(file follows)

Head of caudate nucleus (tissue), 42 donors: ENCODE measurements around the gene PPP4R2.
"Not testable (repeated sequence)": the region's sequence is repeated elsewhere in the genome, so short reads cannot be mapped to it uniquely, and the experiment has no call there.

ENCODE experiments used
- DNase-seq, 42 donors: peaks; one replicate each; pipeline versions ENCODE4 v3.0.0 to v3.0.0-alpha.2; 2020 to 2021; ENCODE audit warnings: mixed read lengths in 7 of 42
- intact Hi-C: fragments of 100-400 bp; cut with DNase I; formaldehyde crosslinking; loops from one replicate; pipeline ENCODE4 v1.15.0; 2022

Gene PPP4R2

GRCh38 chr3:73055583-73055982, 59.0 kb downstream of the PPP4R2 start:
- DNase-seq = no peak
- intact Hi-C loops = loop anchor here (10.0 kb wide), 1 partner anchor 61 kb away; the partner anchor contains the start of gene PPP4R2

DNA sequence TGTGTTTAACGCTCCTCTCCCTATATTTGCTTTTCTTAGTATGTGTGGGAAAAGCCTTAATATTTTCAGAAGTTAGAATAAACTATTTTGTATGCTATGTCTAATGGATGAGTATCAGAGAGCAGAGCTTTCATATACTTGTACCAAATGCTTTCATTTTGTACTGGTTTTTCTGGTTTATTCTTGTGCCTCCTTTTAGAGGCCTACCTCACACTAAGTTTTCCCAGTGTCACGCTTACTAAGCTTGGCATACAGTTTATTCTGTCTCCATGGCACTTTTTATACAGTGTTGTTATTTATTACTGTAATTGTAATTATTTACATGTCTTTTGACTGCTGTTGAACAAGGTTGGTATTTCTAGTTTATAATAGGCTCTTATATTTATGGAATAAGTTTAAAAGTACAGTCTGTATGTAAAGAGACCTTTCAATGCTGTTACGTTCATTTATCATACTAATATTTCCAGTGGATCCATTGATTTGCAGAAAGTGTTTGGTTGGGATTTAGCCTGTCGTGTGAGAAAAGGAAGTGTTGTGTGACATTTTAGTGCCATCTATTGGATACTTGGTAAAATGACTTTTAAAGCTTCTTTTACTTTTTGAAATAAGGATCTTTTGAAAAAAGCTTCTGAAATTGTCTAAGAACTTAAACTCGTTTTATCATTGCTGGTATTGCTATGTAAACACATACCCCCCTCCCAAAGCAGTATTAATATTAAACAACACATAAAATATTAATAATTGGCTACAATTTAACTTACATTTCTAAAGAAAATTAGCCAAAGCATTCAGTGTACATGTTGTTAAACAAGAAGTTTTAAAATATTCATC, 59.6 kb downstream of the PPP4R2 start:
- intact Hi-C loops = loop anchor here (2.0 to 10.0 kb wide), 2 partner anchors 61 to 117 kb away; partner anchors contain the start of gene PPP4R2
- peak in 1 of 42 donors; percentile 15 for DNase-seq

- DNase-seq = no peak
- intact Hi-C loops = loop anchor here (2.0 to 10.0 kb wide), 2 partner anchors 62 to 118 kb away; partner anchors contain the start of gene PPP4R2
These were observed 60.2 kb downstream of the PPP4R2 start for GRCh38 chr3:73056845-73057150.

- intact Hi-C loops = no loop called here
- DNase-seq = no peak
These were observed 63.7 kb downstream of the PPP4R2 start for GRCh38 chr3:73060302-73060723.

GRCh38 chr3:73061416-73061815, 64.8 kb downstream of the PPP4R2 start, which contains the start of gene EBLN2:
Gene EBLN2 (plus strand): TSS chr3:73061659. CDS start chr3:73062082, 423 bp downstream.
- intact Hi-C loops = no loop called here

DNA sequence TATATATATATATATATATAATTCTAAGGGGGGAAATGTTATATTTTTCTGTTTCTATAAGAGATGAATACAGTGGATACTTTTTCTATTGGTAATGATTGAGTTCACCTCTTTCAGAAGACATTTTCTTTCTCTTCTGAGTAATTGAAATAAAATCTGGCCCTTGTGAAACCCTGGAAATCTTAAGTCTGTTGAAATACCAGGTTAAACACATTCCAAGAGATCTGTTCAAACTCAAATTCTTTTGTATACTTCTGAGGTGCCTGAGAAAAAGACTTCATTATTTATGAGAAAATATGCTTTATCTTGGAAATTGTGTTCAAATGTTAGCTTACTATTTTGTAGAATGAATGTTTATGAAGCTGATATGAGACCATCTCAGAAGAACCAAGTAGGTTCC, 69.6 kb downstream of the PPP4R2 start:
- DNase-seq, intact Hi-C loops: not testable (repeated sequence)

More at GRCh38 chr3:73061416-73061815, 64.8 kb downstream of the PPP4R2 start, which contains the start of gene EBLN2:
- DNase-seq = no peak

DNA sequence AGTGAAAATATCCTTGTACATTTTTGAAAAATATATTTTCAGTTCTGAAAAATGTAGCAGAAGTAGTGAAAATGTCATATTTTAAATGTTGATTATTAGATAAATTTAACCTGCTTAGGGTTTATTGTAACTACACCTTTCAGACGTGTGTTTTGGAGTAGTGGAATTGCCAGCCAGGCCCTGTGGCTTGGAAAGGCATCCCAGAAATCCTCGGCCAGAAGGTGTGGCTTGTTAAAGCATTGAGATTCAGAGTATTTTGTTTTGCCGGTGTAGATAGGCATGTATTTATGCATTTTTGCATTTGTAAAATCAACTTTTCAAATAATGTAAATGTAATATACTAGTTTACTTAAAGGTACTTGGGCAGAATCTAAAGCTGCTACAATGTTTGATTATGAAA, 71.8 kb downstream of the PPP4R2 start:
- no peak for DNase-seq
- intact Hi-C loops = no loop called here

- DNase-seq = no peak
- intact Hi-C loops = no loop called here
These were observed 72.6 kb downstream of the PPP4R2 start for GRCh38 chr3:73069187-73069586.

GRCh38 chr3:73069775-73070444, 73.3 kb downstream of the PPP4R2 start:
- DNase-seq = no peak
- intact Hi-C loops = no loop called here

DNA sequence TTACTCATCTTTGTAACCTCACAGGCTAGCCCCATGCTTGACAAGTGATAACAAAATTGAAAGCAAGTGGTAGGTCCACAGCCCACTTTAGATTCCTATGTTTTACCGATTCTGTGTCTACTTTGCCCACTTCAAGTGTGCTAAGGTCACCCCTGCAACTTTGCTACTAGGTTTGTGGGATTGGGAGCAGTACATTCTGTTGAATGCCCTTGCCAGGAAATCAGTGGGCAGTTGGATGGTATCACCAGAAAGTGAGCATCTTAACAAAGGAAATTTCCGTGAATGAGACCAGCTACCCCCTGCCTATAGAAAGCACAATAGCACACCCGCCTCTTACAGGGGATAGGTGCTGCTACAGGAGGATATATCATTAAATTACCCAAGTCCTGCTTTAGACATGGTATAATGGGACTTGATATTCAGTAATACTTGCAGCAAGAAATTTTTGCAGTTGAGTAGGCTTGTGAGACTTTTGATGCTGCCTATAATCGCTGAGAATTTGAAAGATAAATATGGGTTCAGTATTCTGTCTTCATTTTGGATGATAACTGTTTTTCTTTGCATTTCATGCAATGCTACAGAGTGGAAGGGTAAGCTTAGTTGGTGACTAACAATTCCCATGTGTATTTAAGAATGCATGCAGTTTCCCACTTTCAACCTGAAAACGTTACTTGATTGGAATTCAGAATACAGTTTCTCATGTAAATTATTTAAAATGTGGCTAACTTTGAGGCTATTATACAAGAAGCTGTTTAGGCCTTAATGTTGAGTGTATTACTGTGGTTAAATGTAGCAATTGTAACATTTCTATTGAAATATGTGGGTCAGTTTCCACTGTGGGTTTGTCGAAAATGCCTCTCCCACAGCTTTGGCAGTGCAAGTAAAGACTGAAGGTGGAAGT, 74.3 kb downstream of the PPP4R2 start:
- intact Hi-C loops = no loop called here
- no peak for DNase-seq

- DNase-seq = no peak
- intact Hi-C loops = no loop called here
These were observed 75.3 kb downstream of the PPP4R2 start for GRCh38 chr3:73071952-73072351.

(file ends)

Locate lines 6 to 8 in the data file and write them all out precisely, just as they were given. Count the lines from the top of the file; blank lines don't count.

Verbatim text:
Gene PPP4R2

GRCh38 chr3:73055583-73055982, 59.0 kb downstream of the PPP4R2 start:
- DNase-seq = no peak